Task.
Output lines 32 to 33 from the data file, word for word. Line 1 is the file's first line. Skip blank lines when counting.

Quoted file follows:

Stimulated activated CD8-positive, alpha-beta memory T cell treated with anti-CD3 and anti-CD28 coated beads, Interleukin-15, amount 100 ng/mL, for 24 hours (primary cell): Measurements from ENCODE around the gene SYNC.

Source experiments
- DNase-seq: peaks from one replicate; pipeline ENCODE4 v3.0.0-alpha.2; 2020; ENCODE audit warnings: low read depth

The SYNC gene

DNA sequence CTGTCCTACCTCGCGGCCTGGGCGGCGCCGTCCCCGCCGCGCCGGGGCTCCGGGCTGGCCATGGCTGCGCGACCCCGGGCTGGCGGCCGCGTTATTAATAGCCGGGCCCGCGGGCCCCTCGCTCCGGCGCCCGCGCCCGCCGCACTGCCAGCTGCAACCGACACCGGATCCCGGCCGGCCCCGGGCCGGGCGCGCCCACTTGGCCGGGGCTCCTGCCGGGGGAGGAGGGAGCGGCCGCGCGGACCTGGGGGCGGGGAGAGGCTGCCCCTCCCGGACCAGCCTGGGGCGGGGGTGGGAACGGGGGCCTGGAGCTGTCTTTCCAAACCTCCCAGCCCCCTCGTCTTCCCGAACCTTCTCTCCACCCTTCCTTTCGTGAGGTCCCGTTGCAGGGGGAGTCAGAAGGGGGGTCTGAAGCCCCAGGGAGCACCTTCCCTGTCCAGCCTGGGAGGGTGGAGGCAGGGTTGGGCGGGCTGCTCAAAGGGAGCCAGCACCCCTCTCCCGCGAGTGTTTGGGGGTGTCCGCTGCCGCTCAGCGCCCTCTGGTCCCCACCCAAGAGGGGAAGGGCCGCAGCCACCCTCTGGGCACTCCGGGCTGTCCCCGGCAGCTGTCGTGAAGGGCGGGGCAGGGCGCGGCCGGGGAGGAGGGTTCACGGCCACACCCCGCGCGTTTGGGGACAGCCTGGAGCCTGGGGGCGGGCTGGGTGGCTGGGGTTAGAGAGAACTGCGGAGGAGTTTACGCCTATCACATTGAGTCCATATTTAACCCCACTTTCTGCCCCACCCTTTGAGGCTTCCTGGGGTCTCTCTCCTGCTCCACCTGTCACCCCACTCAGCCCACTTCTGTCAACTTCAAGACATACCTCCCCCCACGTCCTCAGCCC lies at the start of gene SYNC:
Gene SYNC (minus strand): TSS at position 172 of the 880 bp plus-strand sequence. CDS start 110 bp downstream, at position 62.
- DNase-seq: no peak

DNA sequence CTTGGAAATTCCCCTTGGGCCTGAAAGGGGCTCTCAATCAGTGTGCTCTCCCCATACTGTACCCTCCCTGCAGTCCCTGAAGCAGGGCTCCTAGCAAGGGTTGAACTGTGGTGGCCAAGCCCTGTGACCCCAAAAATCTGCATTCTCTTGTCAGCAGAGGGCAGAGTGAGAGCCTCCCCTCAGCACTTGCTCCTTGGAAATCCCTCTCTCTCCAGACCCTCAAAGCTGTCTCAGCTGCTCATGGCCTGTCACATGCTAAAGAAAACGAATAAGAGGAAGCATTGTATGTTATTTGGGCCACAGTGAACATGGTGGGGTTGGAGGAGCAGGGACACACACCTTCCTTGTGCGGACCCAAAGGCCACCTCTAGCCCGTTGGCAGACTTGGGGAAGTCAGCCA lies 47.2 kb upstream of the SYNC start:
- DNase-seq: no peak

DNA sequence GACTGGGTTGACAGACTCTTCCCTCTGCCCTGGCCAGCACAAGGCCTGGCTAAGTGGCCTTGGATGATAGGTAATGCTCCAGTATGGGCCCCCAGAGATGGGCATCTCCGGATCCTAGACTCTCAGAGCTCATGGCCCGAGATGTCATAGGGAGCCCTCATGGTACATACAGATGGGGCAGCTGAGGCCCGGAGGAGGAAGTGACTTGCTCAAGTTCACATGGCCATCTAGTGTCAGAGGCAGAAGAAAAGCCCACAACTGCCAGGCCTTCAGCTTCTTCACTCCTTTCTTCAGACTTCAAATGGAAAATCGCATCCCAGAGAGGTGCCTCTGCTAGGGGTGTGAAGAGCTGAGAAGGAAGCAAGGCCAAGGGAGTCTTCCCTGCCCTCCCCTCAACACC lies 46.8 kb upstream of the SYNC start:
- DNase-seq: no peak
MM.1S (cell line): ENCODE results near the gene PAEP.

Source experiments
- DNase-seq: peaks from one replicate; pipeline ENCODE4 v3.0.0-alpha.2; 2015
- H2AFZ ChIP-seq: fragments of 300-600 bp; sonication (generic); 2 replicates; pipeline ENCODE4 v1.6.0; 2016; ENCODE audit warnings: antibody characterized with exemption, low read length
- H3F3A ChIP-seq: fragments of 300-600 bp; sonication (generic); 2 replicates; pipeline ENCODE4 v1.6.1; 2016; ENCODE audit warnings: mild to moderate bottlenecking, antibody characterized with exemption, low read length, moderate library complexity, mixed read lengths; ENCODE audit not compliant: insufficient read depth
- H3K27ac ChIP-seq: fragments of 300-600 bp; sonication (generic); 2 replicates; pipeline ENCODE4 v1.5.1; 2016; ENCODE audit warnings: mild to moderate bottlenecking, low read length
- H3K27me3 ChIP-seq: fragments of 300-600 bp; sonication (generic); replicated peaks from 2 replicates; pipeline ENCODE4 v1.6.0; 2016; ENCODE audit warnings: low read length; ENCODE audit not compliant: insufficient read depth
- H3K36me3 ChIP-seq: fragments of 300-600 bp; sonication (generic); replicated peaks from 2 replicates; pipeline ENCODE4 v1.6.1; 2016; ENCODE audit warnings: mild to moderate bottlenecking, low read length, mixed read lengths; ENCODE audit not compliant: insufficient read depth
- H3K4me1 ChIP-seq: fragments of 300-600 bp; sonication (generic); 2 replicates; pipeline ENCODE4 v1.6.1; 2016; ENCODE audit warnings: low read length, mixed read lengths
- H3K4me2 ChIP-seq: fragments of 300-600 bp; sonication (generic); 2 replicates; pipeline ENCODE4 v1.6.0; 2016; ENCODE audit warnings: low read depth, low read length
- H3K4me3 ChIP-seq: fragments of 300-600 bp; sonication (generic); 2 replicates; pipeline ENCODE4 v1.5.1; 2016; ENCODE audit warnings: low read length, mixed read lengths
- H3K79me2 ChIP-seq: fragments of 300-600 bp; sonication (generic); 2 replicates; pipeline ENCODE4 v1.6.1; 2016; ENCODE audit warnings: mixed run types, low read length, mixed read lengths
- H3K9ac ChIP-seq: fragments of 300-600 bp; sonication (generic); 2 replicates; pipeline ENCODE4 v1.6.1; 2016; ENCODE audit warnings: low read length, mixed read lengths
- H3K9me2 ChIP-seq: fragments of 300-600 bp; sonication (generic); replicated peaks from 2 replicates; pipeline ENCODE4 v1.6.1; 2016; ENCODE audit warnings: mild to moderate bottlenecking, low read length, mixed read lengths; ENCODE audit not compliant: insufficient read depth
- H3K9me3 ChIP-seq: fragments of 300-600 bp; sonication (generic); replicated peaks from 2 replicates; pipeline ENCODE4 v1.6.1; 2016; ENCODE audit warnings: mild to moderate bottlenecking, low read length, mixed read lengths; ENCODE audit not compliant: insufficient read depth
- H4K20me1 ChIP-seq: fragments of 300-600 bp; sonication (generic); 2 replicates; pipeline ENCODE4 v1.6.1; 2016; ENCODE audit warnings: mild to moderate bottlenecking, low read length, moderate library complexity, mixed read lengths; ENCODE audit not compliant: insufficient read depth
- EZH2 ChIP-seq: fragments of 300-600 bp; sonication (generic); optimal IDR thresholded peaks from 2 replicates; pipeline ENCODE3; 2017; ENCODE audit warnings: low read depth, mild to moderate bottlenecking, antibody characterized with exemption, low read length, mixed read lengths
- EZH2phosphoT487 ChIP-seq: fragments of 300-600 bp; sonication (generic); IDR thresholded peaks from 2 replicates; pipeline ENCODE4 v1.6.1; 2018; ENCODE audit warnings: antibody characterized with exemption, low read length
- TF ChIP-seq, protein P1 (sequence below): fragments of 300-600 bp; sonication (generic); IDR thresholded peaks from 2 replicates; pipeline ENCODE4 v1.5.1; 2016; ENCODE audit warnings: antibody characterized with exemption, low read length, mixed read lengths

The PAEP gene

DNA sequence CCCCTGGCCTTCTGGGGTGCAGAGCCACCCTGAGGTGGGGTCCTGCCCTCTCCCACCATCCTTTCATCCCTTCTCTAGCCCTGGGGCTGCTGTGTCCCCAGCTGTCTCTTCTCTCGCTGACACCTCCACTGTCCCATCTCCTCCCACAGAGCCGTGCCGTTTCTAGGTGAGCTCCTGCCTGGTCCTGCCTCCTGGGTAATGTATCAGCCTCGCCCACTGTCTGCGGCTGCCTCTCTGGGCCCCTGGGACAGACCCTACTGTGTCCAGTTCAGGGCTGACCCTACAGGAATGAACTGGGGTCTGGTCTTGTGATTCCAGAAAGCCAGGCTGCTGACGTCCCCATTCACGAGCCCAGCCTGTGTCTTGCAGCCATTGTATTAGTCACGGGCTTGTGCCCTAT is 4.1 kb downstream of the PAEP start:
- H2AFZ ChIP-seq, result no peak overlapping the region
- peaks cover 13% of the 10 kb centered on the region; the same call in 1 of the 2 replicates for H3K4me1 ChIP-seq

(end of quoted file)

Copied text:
DNA sequence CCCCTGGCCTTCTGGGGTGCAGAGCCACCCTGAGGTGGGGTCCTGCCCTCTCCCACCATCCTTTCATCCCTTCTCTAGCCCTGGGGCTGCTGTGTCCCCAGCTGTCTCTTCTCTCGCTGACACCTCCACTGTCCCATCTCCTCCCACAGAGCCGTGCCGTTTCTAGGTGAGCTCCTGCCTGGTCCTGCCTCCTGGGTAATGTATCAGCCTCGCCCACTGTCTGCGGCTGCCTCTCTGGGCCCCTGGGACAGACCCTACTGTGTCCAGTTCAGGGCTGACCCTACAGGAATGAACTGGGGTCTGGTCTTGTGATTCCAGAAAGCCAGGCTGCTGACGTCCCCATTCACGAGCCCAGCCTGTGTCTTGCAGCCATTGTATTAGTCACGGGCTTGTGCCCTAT is 4.1 kb downstream of the PAEP start:
- H2AFZ ChIP-seq, result no peak overlapping the region